Get involved in FrogID Week for conservation’s sake

Dr Jodi Rowley.


FROGS are the focus of a leading citizen science project by the Australian Museum known as FrogID Week, which runs from 12-21 November.

Nadiah Roslan, FrogID program coordinator, told News Of The Area the data recorded on the all-important free FrogID app during FrogID Week is helping revolutionise frog research and conservation.

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“The FrogID project relies on the fact that every species of frog makes a unique call, and through their calls we can accurately identify what frog species it is, as well as provide important information on when and where frogs like to breed.

“This is important as we lack a lot of information about our frogs.

“We need to fill these knowledge gaps if we are to better-conserve them.”

What frogs can we expect to hear and listen out for around the Coffs Coast?

Nadiah shared, “Over two dozen frog species can be heard around the Coffs Coast region, and they can be heard from backyards, ponds and bushland.

“The Endangered Giant Barred Frog (Mixophyes iteratus) is a frog species we’d love to receive more recordings of.

“They have declined severely due to habitat clearing and urban development, as well as the dreadful amphibian chytrid fungus.

“But it’s also important to record the more common frogs.

“Species like the Common Eastern Froglet (Crinia signifera), Striped Marsh Frog (Limnodynastes peronii) and Peron’s Tree Frog (Litoria peronii), are great frog species you can potentially hear from your own backyard or local pond.

“Recording common frog species often, even if it’s the same frog calling from the same pond every day, helps understand trends and if anything is changing over time.

“This spring and summer, we’d also love to know if you hear the ‘bonk’ call of the Northern Banjo Frog (Limnodynastes terraeriginae) around you, and the deep ‘croak’ of the Green Tree Frog (Litoria caerulea).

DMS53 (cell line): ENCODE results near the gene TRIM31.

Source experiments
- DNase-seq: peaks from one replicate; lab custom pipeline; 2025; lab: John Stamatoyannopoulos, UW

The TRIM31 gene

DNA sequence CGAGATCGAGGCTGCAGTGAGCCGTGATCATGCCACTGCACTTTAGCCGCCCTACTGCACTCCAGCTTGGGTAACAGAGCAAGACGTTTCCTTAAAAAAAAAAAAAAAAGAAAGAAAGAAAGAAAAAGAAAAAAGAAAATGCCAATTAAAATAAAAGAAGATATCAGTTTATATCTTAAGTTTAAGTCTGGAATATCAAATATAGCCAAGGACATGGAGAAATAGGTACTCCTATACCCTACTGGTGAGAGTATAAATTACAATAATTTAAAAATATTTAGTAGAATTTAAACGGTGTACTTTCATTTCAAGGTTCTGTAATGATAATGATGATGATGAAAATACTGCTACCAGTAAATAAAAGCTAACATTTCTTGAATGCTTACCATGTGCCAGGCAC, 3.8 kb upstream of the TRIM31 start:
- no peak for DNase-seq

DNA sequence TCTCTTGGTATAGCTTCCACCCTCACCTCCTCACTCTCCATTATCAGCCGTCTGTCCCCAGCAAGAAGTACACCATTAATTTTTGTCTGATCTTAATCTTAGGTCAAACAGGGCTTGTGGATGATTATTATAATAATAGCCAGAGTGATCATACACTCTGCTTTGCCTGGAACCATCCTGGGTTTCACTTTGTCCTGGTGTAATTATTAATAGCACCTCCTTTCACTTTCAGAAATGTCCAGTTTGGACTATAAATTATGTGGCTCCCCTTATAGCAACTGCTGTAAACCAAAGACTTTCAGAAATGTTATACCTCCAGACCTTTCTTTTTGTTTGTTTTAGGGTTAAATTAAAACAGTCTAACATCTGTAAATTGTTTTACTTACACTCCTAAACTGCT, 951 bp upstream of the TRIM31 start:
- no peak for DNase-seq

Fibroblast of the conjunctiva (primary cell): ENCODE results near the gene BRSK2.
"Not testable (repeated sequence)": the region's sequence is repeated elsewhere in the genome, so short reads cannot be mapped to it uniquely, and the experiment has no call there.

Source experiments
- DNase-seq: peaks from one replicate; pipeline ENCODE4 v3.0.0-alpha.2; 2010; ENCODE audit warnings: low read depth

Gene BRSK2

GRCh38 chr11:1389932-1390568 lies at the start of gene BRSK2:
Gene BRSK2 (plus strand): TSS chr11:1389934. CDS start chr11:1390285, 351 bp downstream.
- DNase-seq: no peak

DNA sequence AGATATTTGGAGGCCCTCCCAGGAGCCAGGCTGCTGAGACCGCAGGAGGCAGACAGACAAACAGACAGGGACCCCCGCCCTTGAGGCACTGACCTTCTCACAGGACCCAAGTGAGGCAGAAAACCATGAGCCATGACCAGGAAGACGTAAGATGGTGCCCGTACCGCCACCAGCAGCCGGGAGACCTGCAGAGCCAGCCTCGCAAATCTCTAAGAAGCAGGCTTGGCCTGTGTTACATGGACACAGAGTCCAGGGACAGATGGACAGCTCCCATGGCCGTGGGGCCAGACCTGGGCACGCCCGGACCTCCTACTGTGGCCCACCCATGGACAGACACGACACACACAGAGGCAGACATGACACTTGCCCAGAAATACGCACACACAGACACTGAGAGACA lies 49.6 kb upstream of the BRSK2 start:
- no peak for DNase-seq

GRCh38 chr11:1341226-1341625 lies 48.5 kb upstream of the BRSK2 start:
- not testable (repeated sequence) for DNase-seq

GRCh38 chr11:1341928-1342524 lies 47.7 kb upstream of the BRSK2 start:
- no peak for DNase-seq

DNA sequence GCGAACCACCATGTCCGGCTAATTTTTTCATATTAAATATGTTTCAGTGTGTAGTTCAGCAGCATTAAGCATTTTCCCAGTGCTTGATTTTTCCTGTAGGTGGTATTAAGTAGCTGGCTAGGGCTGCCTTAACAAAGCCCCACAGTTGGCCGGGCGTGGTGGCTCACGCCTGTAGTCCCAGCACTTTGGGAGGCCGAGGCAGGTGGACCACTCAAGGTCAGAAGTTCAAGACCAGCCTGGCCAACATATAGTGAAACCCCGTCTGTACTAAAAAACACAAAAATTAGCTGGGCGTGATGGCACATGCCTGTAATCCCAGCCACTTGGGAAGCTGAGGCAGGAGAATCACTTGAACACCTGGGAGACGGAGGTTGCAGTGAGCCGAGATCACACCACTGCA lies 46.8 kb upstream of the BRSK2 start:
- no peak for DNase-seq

“Unfortunately, in some parts of NSW, numbers of our iconic Green Tree Frog have declined, and sadly they are being reported sick and dying across the eastern coast of Australia, including the Coffs Harbour region.

“Please record any frogs you hear with the FrogID app to help us understand how our unique frogs are doing.”

If you observe a sick or dead frog, please report it to the Australian Museum herpetology team by emailing and include photos and location information.

Ella Petrohelos, a nine-year-old Sawtell schoolgirl, told News Of The Area, “I am excited about FrogID Week as it will be a good opportunity to measure the health of our frogs in our local environment after this year’s sad discovery of the sick and dying frogs.

“In the last month I have heard the lovely sounds of frogs returning to our garden.

“We have used the Australian Museum FrogID app to record the sounds of the frogs and have discovered that the frogs we can hear have been identified on the app as the Eastern Dwarf tree frog.

“My Grandparents live close by and have seen sightings of frogs in their garden.

“This tiny Dwarf Green Tree Frog jumped onto my Grandad while he was gardening.

“I hope that during Frog ID Week I can record more sightings to help the Australian Museum with their research.”




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